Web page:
Brent Yarina, Senior Editor, November 15, 2011

Every Big Ten men's hoops team has played at least one game, and in today's quick-to-judge world, we thought why not offer some initial thoughts on what we've seen through the first week of action. See Brent Yarina's way-too-early Big Ten impressions in this post.

Watch our interview with Wisconsin star point guard Jordan Taylor now. Tuesday night on the hardwood, No. 3 Ohio State beat No. 8 Florida and No. 6 Duke held off Michigan State. There's a trio of Big Ten games Wednesday, including Wisconsin hosting Colgate and Indiana traveling to Evansville.

1. Iowa will be fun to watch. Todd Lickliter's fingerprints are nowhere to be found on this team. Sure, Matt Gatens and Eric May are still around, among others, but the Hawkeyes don't look anything like the methodical and often un-entertaining teams of recent memory. Iowa began to ratchet things up last season in Fran McCaffery's first season, however now it's taking it to a new level. Consider this: Iowa has scored 95 and 96 points in its first two games, compared to 69 and 68 in its opening games a season ago.

2. Indiana boasts a frontcourt, albeit a very thin, unproven one. No longer do the Hoosiers have to rely on a frontcourt that requires minutes from the Tijan Jobes and Tom Pritchards of the world. While Pritchard, arguably the team's best player in 2008-09, is still in the fold, he's an afterthought with just 17 minutes in the first two games. That's the case due to the arrival of heralded freshman Cody Zeller, who registered a double-double in his debut, and the health of Derek Elston. Neither player is proven and both will battle inconsistencies, but they're a vast improvement over what Tom Crean has had down low during his Indiana tenure.

3. Get to know Tim Frazier. The casual Big Ten basketball fan might not know Frazier, but he/she will after watching Penn State this season. Frazier is a popular breakout candidate for 2011-12, and for good reason. Not only is he the Nittany Lions' lone returning starter, but he's a player who can impact the game in so many ways. He'll be Penn State's Talor Battle of a couple years ago, in that he's going to produce across the board and often times seem like a one-man attack. It will be up to Penn State's inexperienced players to make sure this doesn't become the case. Frazier has done it all in the season's first two games, averaging 18 points, eight assists, five rebounds and four steals per game. Expect big stat lines the whole year.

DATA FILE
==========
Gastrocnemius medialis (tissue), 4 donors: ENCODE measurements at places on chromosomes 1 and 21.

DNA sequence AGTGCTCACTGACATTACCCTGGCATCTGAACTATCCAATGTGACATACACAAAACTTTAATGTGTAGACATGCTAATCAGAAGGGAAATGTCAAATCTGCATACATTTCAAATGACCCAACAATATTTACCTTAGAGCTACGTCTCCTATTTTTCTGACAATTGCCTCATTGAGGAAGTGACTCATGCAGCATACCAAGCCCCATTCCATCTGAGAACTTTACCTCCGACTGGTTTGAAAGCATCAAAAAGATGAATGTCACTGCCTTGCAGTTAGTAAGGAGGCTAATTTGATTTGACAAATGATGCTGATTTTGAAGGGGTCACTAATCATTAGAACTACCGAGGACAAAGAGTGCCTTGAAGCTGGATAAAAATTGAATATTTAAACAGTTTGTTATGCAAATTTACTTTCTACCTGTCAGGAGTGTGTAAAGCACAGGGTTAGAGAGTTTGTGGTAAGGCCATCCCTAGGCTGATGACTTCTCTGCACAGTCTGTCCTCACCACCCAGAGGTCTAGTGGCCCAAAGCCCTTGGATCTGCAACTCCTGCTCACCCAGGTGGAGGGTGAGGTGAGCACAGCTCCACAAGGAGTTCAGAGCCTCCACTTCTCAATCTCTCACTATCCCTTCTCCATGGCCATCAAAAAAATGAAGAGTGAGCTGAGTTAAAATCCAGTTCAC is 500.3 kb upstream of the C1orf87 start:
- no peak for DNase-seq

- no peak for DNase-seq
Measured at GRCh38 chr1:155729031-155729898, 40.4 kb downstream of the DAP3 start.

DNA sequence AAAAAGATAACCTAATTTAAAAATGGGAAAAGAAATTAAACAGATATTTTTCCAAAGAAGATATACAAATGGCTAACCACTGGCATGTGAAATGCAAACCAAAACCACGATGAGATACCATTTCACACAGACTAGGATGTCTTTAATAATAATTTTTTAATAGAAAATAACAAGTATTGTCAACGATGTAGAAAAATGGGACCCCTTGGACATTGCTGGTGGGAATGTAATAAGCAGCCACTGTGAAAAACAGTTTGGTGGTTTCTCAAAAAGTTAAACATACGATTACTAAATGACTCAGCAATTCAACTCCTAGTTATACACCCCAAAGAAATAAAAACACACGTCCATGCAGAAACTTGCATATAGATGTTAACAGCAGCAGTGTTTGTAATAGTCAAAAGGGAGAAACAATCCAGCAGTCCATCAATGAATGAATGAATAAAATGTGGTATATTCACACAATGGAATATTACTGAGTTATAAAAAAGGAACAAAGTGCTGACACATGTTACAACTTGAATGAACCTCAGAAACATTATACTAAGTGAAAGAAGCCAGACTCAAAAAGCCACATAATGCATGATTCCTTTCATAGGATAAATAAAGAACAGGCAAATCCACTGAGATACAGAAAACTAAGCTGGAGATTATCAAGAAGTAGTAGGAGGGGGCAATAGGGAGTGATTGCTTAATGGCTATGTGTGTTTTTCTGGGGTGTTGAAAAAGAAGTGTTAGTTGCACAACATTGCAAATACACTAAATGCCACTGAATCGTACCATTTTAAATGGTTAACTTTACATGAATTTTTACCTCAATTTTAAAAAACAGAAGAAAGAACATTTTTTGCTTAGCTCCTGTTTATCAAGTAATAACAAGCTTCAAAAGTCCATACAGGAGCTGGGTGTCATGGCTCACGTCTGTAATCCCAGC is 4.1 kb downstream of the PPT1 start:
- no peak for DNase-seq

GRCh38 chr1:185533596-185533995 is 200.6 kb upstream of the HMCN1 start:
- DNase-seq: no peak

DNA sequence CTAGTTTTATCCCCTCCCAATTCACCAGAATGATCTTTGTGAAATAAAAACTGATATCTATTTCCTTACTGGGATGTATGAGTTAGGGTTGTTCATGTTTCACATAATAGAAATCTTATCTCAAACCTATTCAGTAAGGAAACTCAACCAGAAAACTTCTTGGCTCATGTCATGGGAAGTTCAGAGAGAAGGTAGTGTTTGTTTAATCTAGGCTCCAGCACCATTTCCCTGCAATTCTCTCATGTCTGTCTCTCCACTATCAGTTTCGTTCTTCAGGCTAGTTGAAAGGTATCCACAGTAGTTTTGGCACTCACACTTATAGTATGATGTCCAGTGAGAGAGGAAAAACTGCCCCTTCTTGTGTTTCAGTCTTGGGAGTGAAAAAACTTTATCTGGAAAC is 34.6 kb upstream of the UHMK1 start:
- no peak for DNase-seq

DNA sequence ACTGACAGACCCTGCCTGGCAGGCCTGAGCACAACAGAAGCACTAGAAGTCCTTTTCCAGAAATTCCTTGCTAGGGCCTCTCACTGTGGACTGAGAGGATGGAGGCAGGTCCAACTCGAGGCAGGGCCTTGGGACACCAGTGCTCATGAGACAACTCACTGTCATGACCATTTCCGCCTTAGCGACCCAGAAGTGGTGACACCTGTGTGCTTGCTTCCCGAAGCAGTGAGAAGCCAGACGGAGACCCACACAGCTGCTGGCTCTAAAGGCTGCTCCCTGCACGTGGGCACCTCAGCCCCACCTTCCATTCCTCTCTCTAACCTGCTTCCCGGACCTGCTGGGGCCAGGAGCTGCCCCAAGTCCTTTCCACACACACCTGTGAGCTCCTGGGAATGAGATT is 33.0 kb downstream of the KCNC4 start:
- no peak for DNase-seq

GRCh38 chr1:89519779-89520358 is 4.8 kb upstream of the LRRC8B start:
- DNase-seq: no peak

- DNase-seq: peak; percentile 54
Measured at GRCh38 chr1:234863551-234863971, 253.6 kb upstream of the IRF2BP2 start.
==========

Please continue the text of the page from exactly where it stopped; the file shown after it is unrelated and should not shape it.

4. This is the year Meyers Leonard delivers on promise. In 272 minutes last year, Leonard blocked 13 shots (one block every 20.9 minutes). Fast forward to this season, and Leonard has 11 blocks in 49 minutes (one block every 4.5 minutes). While Leonard and the Illini haven't faced a test in their first two games, it's impossible not to notice the strides the sophomore has made – he's averaging 11.5 points and 5.5 blocks per game, after all. With Leonard, it's all about maturation and learning the game. The guy couldn't get out of his own way as a freshman, averaging a foul every five minutes he played, but he's playing smarter and has only been whistled for TWO fouls. Staying out of foul trouble will be the key for Leonard, because if he can stay on the floor, he's going to produce and Illinois will be a better team.